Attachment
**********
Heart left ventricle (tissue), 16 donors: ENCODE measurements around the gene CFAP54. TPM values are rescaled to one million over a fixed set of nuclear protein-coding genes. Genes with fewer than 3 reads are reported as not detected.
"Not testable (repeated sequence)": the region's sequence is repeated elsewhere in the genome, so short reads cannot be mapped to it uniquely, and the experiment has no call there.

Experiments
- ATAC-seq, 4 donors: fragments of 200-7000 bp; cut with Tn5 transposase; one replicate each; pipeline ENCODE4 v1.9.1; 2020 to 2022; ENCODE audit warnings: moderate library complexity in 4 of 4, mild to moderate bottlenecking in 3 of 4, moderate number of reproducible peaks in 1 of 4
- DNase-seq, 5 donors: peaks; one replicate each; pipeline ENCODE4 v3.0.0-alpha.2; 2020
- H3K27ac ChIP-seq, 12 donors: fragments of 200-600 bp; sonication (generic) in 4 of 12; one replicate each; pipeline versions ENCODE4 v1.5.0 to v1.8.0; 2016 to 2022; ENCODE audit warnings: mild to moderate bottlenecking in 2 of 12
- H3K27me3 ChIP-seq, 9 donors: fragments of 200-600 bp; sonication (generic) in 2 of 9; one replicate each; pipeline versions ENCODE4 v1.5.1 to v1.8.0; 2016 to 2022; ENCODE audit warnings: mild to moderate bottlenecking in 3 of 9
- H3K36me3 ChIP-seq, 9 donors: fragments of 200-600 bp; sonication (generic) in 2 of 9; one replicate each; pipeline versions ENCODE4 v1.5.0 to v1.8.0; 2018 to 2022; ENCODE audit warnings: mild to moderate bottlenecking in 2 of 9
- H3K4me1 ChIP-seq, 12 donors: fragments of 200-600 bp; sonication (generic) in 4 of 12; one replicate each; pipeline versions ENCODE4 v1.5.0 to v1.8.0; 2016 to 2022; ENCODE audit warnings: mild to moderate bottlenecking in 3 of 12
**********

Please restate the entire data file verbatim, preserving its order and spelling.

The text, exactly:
Heart left ventricle (tissue), 16 donors: ENCODE measurements around the gene CFAP54. TPM values are rescaled to one million over a fixed set of nuclear protein-coding genes. Genes with fewer than 3 reads are reported as not detected.
"Not testable (repeated sequence)": the region's sequence is repeated elsewhere in the genome, so short reads cannot be mapped to it uniquely, and the experiment has no call there.

Experiments
- ATAC-seq, 4 donors: fragments of 200-7000 bp; cut with Tn5 transposase; one replicate each; pipeline ENCODE4 v1.9.1; 2020 to 2022; ENCODE audit warnings: moderate library complexity in 4 of 4, mild to moderate bottlenecking in 3 of 4, moderate number of reproducible peaks in 1 of 4
- DNase-seq, 5 donors: peaks; one replicate each; pipeline ENCODE4 v3.0.0-alpha.2; 2020
- H3K27ac ChIP-seq, 12 donors: fragments of 200-600 bp; sonication (generic) in 4 of 12; one replicate each; pipeline versions ENCODE4 v1.5.0 to v1.8.0; 2016 to 2022; ENCODE audit warnings: mild to moderate bottlenecking in 2 of 12
- H3K27me3 ChIP-seq, 9 donors: fragments of 200-600 bp; sonication (generic) in 2 of 9; one replicate each; pipeline versions ENCODE4 v1.5.1 to v1.8.0; 2016 to 2022; ENCODE audit warnings: mild to moderate bottlenecking in 3 of 9
- H3K36me3 ChIP-seq, 9 donors: fragments of 200-600 bp; sonication (generic) in 2 of 9; one replicate each; pipeline versions ENCODE4 v1.5.0 to v1.8.0; 2018 to 2022; ENCODE audit warnings: mild to moderate bottlenecking in 2 of 9
- H3K4me1 ChIP-seq, 12 donors: fragments of 200-600 bp; sonication (generic) in 4 of 12; one replicate each; pipeline versions ENCODE4 v1.5.0 to v1.8.0; 2016 to 2022; ENCODE audit warnings: mild to moderate bottlenecking in 3 of 12